It occurred to me while listening to Edwin Brady talk about Idris on the Type Theory Podcast,1 having just spent a few weeks starting to learn Rust: “low-level” has at least two meanings in software. One is whether something has manual memory management or is garbage collected, reference counted, or otherwise manages memory itself. This is what people often mean when they talk about C, C++, etc. as being “low-level” and languages like Python or Ruby or C♯ being high-level.
But then you toss in a language like Rust, and things start to get a little more complicated. Rust can do the same kind of direct memory management that makes C or C++ a good language for things like writing operating system kernels. [1,2,3] But it is also memory-safe, at least in ordinary usage. Like C♯, you have to be explicit about any unsafe code, with the
unsafe keyword on any blocks that do memory management that isn’t safe. And the vast majority of Rust code is safe.
More than that, though, Rust feels like a high-level language. It gives you higher-kinded functions, generics, traits-based composition of types, hygienic macros, and the implementation of many important parts the essentials of the language in the library. If you need to patch something, or extend something, you can do that in a straightforward way. In short, it gives you lots of good abstractions like you would expect in a high-level language.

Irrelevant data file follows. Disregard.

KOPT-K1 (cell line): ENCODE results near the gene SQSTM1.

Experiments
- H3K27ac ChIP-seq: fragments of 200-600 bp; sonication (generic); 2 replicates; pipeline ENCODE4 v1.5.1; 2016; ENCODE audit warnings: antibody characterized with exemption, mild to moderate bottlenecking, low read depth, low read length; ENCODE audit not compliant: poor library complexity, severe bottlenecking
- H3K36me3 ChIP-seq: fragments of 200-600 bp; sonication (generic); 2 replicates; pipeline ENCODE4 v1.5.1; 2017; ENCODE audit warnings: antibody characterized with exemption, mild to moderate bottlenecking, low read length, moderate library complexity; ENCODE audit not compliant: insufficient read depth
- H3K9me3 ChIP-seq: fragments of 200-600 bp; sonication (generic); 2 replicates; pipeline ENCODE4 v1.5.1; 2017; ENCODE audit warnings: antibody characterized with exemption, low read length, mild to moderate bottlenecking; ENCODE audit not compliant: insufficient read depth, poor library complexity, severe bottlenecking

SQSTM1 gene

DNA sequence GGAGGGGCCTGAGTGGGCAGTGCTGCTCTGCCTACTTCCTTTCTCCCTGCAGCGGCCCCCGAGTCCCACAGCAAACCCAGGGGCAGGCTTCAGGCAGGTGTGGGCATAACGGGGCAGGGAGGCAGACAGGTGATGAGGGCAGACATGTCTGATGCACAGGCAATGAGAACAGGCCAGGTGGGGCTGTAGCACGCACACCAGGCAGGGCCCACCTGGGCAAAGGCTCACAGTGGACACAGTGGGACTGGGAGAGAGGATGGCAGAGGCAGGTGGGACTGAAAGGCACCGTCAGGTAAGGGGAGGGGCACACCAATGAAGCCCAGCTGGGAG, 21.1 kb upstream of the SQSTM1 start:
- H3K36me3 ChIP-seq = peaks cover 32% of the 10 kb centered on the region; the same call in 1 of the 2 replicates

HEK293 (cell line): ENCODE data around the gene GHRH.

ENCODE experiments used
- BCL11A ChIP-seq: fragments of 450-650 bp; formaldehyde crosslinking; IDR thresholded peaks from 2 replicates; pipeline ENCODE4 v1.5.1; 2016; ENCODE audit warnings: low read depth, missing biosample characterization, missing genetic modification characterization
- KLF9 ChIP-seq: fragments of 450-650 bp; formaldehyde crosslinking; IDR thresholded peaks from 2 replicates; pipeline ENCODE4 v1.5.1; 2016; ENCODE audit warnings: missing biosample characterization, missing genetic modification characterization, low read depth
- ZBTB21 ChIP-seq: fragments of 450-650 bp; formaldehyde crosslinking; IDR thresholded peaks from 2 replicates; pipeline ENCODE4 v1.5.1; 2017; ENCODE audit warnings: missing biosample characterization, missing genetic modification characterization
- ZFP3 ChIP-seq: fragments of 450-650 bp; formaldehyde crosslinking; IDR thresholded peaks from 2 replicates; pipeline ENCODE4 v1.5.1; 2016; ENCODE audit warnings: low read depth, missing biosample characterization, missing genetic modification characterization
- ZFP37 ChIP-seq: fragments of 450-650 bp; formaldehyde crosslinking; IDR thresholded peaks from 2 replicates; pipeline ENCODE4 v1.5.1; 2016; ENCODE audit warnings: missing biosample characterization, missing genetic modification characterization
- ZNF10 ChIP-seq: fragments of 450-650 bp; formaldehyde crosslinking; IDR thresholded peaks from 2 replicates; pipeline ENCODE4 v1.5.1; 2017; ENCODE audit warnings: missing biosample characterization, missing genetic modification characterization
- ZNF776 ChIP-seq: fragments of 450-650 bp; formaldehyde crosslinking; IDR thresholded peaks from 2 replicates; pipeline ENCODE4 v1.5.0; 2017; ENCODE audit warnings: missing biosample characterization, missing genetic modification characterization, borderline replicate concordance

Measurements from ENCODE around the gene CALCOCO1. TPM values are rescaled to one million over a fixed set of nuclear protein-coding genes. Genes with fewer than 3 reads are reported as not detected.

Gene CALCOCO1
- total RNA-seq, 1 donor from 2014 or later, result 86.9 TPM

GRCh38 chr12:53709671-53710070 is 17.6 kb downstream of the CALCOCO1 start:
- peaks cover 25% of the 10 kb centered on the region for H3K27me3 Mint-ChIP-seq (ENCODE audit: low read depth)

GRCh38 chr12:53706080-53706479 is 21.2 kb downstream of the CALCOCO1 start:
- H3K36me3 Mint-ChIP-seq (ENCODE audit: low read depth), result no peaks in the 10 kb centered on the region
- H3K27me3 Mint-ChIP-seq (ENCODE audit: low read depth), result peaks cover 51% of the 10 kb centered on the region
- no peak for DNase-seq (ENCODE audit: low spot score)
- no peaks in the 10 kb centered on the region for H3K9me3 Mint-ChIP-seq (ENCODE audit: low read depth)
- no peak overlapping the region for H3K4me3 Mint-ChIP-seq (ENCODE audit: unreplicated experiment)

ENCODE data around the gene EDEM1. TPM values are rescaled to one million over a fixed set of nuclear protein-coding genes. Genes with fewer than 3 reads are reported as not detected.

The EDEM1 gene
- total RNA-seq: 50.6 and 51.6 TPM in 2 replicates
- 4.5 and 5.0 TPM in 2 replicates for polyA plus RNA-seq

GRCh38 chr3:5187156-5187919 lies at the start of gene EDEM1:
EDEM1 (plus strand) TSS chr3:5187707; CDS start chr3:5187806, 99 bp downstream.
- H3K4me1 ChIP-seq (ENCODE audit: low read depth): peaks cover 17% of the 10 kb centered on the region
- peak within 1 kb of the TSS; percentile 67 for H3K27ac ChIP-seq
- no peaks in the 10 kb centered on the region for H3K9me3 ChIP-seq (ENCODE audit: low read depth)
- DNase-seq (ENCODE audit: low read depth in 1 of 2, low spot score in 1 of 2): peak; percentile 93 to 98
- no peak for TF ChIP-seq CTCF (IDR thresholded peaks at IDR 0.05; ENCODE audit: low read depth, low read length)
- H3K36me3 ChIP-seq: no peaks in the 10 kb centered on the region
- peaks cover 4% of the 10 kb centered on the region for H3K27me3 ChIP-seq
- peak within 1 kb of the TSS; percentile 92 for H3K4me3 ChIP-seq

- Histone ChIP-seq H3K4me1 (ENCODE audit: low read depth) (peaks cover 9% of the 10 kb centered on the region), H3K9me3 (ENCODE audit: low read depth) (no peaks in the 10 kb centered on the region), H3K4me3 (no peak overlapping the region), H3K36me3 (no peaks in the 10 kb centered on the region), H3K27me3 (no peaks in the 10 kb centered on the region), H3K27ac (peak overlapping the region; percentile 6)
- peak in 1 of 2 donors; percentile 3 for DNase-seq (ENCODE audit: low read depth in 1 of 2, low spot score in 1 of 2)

Rust is low-level in that you can write (and people are writing) systems-level programs in it. It is high-level in that it lets you express things in ways normally associated with languages like Haskell or OCaml or Python or Ruby. To put it simply: it’s low-level in its ability to address the computer, and high-level in the abstractions it hands to a programmer. That’s a powerful combination, and I hope more languages embrace it in the years to come.
Yes, I know that’s insanely nerdy. What did you expect?↩